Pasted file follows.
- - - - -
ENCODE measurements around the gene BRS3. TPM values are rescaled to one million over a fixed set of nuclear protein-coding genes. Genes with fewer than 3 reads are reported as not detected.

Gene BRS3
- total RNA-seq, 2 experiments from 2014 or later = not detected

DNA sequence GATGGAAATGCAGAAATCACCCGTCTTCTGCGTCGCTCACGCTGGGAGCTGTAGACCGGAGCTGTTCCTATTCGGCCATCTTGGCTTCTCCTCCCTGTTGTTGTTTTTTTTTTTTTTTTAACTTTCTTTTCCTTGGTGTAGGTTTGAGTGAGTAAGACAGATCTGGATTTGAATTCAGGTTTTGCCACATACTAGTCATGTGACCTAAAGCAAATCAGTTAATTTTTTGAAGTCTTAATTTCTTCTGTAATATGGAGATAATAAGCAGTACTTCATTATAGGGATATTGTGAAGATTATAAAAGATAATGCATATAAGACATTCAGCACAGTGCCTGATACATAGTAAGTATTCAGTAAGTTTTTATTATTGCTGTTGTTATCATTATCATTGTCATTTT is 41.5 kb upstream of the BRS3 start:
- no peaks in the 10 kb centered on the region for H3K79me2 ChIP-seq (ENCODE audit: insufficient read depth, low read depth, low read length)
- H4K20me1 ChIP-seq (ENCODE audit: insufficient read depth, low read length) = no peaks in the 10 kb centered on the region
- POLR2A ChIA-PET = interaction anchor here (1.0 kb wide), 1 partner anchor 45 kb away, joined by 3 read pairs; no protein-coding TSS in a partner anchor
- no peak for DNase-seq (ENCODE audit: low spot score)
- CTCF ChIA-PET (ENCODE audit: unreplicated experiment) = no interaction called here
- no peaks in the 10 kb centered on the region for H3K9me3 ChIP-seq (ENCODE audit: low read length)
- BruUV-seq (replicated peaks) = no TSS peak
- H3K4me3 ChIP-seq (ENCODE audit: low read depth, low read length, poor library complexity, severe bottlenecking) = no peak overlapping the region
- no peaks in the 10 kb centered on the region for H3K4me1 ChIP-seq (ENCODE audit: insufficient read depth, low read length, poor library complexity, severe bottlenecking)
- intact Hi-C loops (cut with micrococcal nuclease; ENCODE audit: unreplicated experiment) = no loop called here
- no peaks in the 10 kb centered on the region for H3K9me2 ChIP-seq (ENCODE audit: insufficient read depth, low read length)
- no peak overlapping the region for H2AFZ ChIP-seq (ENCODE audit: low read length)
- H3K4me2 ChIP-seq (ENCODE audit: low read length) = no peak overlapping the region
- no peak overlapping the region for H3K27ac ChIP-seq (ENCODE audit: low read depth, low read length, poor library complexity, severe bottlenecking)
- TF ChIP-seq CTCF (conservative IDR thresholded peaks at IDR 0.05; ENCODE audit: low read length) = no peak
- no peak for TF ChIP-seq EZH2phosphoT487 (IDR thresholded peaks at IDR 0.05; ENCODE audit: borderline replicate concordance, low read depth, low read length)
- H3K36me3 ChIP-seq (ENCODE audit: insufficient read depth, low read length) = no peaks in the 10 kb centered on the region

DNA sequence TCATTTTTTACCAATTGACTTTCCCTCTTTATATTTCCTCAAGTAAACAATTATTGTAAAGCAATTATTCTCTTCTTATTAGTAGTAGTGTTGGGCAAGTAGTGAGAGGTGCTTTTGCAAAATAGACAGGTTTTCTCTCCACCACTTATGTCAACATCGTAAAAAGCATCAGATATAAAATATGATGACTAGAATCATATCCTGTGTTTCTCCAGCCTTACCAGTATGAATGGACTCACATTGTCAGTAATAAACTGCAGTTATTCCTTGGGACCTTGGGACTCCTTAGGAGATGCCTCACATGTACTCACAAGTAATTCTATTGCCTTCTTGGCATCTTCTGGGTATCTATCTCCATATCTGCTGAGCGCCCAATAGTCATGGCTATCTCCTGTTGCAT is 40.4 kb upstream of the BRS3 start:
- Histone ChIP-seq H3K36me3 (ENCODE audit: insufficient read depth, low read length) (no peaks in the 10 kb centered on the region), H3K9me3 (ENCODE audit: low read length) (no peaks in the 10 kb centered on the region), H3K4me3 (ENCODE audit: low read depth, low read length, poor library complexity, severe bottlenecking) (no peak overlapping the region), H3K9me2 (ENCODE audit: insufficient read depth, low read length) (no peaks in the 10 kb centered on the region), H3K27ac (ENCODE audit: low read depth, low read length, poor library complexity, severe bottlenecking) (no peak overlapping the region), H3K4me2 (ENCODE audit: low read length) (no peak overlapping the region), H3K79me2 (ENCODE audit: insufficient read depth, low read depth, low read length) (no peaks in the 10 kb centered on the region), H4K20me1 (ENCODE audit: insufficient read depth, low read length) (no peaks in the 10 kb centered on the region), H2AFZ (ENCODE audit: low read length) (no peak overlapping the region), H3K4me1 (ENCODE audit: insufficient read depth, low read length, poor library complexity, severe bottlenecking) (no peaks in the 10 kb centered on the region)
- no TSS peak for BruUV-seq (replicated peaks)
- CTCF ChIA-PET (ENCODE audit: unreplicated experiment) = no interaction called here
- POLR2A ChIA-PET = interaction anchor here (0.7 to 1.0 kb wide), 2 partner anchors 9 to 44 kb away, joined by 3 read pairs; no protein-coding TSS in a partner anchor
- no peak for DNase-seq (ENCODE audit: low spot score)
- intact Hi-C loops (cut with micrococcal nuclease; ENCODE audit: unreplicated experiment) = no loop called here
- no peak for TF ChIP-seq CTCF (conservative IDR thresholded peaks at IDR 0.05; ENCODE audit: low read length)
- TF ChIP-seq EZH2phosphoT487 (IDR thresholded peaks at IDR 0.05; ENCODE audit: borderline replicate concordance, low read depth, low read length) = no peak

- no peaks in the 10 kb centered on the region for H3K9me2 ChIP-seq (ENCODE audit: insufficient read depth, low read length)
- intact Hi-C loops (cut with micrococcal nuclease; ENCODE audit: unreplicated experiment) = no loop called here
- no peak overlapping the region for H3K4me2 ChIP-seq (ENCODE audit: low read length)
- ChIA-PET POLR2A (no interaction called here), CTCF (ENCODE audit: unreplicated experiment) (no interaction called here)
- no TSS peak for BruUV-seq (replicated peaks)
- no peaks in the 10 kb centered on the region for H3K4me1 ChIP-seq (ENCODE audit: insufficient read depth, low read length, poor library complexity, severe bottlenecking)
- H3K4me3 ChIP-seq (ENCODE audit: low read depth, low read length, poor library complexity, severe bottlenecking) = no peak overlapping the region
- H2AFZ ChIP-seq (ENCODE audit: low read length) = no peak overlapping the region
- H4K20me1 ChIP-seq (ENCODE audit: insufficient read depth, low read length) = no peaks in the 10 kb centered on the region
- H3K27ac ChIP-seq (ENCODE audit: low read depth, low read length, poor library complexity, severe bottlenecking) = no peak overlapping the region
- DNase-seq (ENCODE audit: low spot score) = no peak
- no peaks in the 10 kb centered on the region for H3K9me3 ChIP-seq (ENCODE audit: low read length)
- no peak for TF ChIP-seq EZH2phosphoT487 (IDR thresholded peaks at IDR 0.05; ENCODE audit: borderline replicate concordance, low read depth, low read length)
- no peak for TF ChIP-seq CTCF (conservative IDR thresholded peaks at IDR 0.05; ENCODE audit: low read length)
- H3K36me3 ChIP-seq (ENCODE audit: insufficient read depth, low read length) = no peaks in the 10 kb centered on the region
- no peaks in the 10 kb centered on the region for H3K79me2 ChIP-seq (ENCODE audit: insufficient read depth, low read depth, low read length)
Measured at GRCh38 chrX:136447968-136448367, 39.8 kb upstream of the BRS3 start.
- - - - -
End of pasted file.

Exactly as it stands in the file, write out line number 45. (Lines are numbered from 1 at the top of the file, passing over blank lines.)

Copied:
- H3K36me3 ChIP-seq (ENCODE audit: insufficient read depth, low read length) = no peaks in the 10 kb centered on the region